2736. Robert Southey to Grosvenor Charles Bedford, 15 March 1816

2736. Robert Southey to Grosvenor Charles Bedford, 15 March 1816⁠* 

My dear Grosvenor

I shall attend to your remarks always, & profit by them where I can – as for party you need not fear that, – I have even done some little injustice to some of my own political views <apprehensions> in putting them into the Old Mans mouth. [1]  But you will see that all this is subordinate to the philosophical views developed at the conclusion.

It will perhaps be convenient to prefix something like an analysis of this fact – in the way of an [2]  argument to the poem. The Tower upon the sand [3]  – is not emblematic of ambition, – but of philosophy built upon false principles. The principles of the revolutionary leaders are broadly stated in this part, [4]  as avowed by most of them, & consistently acted upon by Buonaparte; [5]  – & in this canto they are contrasted with the principles of duty. In the next canto [6]  those arguments are advanced which would prove that no good has resulted from the contest, & that our victory has left the world worse than it found it, & with these arguments as rela relating to Italy & Spain, & to domestic dangers, [7]  the old Gentleman takes his departure, leaving me more impressed by them than it would have been agreable to acknowledge to him <one> upon whom who if he had been closely examined might have been found guilty of cloven feet & a tail. In the third canto [8]  which is far more visionary, the purport is that religion must be the foundation of philosophy, which can never judge rightly of human affairs unless the nature & destination of man be felt & understood: the two points upon which I rest are, that imperfection or disease in our nature, which is called original sin, (which I am very far from understanding in a Calvinistic sense [9] ) & the immortality of the soul. Upon these data whatever relates to individual man becomes clear & satisfactory. And in the last canto [10]  this is applied: I then look at the general course of history, & consider the question of national degeneracy; & show that the degradation of Europe – that is of the only progressive part of the world, would have resulted from Buonapartes success. Thence the immeasurable importance of this Victory. All this ought to be perspicuous, if I have explained myself properly. I then proceed to show what England may be, taking the fair side of the picture, – & then in a series of shifting pictures looking on for centuries, far & wide, & taking care to say that it depends upon herself whether they be realised or not. Then I shall wake & conclude with a L’Envoy of rejoicing in which the bonfire upon old Skiddaw is not to be forgotten. [11]  I have got on 26 <32> stanzas at the last canto, & heartily glad shall I be to see the end.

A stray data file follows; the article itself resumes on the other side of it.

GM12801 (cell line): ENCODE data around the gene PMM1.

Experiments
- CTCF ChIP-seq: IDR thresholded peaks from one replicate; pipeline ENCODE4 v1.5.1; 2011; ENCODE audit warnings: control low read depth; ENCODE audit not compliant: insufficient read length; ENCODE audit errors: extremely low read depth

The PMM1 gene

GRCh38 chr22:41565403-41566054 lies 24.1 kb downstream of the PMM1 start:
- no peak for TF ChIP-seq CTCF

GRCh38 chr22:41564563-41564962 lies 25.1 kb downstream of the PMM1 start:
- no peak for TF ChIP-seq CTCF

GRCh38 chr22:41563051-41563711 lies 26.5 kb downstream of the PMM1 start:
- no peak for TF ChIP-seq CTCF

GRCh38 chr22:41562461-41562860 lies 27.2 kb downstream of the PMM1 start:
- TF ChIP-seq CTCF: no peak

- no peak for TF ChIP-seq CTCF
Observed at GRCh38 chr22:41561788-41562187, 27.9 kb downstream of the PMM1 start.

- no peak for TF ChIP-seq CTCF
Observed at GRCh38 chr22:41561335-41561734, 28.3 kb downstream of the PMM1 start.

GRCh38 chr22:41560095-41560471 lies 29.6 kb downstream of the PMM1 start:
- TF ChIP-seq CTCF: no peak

The plan is now before you, – it is precisely the outline which I formed when my determination of writing upon the subject was first made, – in the execution it has extended further than I expected, & after all may very probably not be worth the time which it has cost. The subject certainly would never have occurred to me as one of choice. However I am not out of humour with it upon the whole; & shall be in great glee when the pictures arrives.